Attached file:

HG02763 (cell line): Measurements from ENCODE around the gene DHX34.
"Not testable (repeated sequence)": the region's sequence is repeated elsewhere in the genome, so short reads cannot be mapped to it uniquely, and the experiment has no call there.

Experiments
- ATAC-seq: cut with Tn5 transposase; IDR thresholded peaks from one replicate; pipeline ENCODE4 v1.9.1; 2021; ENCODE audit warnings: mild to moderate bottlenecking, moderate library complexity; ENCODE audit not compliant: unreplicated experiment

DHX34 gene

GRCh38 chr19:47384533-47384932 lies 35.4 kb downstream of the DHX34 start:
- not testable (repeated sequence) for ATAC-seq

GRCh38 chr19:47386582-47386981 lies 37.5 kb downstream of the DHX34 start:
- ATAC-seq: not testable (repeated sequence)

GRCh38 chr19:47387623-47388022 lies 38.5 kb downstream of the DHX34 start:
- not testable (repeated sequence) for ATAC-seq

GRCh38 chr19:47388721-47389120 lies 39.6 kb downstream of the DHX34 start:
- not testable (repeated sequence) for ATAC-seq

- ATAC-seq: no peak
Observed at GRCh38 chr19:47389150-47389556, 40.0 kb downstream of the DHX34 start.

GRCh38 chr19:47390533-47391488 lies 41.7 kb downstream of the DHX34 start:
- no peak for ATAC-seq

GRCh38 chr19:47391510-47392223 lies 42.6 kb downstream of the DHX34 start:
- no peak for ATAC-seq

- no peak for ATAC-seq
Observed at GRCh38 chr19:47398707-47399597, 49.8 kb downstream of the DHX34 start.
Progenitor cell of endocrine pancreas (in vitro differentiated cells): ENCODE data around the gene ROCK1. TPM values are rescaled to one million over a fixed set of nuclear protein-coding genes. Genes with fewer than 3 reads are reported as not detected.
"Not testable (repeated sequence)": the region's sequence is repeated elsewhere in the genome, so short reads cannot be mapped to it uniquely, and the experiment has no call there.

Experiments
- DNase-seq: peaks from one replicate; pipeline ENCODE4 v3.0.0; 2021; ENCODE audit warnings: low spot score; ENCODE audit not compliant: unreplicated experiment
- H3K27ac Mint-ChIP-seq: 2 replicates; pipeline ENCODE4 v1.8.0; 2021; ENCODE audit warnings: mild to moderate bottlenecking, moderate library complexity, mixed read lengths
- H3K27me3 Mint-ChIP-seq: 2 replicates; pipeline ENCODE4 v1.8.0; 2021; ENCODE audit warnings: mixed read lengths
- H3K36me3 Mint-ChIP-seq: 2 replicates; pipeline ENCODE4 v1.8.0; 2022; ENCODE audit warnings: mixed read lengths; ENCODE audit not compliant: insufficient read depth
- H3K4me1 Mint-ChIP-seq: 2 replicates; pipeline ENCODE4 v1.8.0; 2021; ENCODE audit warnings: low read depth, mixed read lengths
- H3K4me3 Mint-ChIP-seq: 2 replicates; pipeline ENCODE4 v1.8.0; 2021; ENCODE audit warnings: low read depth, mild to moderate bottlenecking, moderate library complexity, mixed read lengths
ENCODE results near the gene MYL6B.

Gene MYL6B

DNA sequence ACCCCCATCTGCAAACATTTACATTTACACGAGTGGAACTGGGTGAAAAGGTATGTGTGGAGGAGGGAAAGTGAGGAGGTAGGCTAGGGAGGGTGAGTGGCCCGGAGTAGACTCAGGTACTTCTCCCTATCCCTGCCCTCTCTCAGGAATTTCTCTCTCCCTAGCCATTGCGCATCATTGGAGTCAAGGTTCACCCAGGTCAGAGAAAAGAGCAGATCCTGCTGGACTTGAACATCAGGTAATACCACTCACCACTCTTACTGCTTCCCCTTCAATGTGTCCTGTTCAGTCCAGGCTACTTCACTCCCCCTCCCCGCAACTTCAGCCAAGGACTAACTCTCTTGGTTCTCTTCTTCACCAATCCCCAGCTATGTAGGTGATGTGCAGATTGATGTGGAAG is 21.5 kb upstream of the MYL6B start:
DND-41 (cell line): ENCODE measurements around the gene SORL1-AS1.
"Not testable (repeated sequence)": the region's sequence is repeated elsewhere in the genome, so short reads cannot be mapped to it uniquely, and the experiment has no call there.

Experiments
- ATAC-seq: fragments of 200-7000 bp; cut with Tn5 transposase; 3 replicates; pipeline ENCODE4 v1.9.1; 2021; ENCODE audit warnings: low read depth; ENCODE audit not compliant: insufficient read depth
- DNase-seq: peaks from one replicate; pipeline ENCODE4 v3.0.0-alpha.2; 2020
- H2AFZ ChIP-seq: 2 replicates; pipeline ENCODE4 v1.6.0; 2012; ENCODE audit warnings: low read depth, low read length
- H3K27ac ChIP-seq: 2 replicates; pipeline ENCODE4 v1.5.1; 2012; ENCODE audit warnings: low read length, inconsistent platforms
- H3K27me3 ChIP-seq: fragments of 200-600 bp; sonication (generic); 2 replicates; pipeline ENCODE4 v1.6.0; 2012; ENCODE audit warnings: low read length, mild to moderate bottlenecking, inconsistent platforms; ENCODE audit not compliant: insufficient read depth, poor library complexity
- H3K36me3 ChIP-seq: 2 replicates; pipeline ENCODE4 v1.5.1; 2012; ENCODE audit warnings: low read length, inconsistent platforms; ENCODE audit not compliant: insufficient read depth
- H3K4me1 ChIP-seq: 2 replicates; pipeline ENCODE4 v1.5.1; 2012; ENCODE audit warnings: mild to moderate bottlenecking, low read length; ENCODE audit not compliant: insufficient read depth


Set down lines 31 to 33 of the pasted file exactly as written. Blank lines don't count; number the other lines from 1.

ENCODE results near the gene MYL6B.

Gene MYL6B

DNA sequence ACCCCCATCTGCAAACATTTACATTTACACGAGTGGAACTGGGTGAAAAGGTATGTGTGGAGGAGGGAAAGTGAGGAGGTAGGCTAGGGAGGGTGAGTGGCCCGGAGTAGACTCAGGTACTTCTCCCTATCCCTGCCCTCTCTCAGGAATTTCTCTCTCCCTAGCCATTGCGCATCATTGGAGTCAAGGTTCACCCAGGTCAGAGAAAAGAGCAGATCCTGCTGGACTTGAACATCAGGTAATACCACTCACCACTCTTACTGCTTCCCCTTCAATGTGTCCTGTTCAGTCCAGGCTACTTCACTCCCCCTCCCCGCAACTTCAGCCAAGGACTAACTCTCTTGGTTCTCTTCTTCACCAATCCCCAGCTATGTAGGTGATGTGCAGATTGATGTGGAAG is 21.5 kb upstream of the MYL6B start: